‘One of the major fictional achievements of our century’ The Times
On the edge of Fort de France, the capital of Martinique, squats a shanty town. It goes by the name of Texaco.
One dawn, a stranger arrives – an urban planner, bearing news. Texaco is to be razed to the ground. And so he is lead to Marie-Sophie Laborieux, the ancient keeper of Texaco’s history, who invites her guest to take a seat and begins the true story of all that is to be lost.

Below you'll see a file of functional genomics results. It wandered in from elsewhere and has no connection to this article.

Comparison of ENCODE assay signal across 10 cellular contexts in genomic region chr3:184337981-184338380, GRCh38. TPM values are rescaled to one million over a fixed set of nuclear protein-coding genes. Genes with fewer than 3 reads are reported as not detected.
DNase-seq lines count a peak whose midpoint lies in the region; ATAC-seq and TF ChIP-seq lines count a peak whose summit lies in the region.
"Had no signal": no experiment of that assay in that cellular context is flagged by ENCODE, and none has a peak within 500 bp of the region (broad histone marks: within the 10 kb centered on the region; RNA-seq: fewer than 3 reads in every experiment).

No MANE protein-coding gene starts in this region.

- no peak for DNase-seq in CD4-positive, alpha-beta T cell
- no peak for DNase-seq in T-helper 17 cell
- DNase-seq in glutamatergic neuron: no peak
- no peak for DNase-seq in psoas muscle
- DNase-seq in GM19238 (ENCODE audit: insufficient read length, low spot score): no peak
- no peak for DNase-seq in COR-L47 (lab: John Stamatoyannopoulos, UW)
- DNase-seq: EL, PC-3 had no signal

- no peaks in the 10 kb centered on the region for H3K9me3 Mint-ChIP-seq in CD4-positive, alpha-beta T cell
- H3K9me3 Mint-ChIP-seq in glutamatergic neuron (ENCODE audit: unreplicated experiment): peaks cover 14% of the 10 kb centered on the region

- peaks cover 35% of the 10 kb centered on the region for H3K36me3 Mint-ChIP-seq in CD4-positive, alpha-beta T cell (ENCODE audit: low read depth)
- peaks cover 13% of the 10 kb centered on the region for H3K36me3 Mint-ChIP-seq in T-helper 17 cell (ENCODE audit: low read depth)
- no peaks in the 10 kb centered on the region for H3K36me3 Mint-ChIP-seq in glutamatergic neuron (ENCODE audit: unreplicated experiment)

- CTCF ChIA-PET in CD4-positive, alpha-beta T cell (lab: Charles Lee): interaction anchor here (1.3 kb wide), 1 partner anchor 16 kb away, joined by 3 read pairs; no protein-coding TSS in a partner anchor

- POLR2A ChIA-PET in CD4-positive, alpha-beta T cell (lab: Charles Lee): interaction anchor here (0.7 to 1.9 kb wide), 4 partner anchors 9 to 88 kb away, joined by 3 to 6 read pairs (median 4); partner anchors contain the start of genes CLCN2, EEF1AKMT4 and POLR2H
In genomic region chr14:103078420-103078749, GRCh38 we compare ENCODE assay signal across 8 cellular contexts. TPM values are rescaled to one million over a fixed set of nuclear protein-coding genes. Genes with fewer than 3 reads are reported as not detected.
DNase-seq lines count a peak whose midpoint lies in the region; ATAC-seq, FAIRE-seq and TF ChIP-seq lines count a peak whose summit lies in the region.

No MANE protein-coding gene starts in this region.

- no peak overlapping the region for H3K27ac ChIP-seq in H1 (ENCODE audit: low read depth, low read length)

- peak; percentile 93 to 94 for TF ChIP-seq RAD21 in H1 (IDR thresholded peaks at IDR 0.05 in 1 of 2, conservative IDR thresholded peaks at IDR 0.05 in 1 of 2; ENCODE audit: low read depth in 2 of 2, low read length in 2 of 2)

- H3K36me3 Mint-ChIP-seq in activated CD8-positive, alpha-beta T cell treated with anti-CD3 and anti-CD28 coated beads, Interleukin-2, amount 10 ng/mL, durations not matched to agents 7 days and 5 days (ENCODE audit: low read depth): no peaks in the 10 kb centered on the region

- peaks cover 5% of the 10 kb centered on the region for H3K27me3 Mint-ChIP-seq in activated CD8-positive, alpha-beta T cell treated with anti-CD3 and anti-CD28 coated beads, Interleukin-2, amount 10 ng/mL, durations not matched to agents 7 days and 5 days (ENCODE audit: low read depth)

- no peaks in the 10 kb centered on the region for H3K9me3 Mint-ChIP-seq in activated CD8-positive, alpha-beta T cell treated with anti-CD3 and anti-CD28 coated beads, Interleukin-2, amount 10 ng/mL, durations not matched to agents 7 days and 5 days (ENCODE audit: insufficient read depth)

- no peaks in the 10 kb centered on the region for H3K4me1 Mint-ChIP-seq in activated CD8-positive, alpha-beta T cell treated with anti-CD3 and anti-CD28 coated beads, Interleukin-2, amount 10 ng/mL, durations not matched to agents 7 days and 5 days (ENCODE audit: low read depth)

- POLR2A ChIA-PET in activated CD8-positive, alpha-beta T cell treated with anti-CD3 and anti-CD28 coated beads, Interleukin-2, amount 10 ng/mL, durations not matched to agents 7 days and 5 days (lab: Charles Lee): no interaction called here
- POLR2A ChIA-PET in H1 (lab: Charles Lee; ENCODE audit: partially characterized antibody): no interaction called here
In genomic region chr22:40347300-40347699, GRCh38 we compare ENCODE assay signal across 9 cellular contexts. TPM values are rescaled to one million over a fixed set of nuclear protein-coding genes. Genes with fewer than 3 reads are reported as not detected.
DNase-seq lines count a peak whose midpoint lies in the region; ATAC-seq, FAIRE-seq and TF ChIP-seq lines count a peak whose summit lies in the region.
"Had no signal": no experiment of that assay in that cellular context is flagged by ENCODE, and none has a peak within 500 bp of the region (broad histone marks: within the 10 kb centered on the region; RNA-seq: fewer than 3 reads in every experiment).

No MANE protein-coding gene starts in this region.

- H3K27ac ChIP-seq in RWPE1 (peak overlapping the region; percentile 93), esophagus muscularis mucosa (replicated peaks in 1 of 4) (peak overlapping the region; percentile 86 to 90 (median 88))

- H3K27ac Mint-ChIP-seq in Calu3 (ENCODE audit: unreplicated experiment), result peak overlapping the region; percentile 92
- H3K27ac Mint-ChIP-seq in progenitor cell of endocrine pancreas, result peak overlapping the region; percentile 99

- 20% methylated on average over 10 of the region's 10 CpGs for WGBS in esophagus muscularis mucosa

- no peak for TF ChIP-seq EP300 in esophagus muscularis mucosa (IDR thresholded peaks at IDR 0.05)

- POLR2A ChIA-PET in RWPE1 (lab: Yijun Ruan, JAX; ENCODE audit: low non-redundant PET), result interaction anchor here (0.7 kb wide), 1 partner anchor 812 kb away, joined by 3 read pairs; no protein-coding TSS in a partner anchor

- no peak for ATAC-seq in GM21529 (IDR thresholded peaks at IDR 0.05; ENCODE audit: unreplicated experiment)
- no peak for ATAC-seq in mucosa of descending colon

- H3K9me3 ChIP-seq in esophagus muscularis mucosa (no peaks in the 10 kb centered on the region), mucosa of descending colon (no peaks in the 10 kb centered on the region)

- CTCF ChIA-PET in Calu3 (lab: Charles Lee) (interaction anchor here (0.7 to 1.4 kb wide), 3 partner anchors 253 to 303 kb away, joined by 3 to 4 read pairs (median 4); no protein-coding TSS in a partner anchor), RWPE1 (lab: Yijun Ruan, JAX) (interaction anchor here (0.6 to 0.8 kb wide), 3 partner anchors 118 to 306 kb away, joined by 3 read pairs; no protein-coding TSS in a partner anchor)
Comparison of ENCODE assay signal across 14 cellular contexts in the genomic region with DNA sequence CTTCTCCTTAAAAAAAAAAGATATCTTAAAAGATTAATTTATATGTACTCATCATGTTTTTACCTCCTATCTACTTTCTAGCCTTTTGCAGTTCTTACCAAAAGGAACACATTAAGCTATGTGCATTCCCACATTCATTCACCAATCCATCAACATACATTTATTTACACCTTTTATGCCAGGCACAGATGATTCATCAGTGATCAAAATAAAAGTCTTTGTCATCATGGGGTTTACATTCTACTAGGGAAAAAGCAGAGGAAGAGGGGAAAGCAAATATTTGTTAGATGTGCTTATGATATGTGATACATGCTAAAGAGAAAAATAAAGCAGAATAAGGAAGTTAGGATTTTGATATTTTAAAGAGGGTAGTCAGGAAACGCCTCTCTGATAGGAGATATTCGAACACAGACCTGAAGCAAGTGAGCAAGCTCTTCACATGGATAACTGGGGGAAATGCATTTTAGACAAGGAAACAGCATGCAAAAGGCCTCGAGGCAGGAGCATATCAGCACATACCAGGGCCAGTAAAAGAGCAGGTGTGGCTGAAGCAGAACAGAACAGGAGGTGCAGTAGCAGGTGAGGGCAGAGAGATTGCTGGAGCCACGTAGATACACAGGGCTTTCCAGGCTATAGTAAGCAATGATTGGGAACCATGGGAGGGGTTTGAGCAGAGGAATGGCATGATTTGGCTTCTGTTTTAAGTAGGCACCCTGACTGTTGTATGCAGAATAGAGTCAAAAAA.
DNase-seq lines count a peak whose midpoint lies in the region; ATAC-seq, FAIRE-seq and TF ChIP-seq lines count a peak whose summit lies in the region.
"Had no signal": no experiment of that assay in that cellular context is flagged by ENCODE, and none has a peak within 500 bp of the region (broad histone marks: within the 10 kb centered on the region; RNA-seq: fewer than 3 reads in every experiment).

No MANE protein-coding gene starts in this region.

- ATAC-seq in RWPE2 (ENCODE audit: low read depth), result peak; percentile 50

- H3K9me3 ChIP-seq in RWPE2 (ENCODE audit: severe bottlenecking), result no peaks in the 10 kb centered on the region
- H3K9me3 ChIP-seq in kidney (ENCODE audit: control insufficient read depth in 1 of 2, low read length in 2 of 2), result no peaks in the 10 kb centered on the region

Texaco is a creole masterpiece. Told in a newly forged language, it is a riotous collage of indigenous Caribbean and colonial European influences; a kaleidoscopic epic of slavery and revolution, superstition and imagination; a story of human deceits and desires played out to the backdrop of uncontrollable, all powerful History. First published in 1992, it was awarded France’s highest literary award, the Prix Goncourt, and remains an unequivocal classic of Caribbean literature.